“There, there, Earth,” Venus whispered. The mood had gotten significantly more morose, the other planets sitting in their chairs awkwardly, watching as Earth fell apart.
“It’s the humans, isn’t it?” Jupiter asked. She, like Mars, had an off-red complexion, locks the color of clay.
Earth hesitated. “In a sense, yes.” She paused. “There are some of them who…who take me for granted. They either think I’m immortal or that, if I am to die, they can just relocate.”
Sun stiffened. “Relocate? Where? I thought that they had yet to realize there were other life-sustaining planets.”
“But that’s just the thing! They don’t seem to see that as a barrier anymore. They’ve already planned trips to Mars!”
“Why me?” Mars exclaimed. His voice echoed through the meeting room. It was amazing that someone so small could create a noise that was so loud, so commanding. Then again, though, he was named after the god of war.
“How should I know, dear Mars?” Earth asked. “They’ve…they’ve separated themselves from me. No longer am I their planet–they are the planet. Everything else? It’s expendable.”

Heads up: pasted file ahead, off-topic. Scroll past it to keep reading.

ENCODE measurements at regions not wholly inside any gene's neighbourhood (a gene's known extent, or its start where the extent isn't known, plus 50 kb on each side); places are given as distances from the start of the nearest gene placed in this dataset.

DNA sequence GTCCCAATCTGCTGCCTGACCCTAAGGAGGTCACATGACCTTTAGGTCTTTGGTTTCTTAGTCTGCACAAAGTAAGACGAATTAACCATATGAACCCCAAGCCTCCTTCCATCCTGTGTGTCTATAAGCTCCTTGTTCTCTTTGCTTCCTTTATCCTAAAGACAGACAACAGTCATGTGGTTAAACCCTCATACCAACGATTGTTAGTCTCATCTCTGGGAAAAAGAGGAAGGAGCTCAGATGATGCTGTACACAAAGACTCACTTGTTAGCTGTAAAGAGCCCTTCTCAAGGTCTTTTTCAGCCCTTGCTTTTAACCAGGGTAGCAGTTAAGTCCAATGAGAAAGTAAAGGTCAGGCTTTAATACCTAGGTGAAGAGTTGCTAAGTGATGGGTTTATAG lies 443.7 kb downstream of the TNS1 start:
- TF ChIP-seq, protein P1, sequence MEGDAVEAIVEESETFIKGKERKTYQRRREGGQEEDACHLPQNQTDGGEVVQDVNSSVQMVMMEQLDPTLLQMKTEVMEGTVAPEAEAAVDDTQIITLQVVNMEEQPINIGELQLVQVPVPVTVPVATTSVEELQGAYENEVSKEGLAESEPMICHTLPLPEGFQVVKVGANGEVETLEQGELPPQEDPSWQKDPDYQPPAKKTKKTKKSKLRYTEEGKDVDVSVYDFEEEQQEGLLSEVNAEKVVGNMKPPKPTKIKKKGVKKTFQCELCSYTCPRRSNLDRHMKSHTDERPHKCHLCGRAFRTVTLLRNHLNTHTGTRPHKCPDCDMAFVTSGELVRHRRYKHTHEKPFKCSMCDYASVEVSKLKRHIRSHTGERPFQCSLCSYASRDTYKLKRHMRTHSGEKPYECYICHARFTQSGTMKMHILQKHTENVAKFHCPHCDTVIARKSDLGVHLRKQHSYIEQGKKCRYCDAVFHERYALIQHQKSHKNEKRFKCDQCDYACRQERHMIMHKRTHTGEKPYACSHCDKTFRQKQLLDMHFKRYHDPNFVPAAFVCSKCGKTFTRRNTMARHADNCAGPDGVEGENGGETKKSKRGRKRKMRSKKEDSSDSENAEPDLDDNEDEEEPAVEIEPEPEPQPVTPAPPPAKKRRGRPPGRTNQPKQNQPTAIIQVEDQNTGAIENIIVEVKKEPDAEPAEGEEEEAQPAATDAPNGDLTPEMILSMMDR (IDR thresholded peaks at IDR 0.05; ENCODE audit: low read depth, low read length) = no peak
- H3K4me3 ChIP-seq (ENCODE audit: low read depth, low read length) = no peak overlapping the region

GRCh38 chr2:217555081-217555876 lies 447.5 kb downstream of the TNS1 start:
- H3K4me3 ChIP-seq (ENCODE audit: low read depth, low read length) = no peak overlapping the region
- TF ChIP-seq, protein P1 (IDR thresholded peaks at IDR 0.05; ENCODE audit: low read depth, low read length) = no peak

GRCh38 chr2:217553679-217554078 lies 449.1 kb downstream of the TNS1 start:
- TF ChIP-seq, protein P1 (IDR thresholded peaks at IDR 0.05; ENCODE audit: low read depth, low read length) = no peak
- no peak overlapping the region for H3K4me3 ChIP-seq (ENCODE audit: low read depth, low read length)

Mars’ eyes were wide with terror. “The rovers are fine. Wonderful, even. But the humans, too? I can’t handle the humans. Roads, sewers, waste processing plants….” He appeared nauseous at the very thought.
“And what happens when they’re done with Mars? Will they find ways to populate us, as well?” Neptune roared. “They’re a plague, I tell you! A plag–”
“Silence!” Sun stood from his seat, a red halo burning around him. “There is no need to panic. The humans have yet to lay foot on Martian soil. Currently, the only one who need worry is Earth. And even for her it has yet to be over.”
The noise of the room dropped significantly with Sun’s outburst. Earth retreated back into a quiet misery, biting her lip with pain as another fight broke out amongst the humans. All she could hear were the screams of wounded animals, lost hopes. She was losing control. Even Nature had managed to temporarily slip from her grasp.
Humanity had finally gone too far.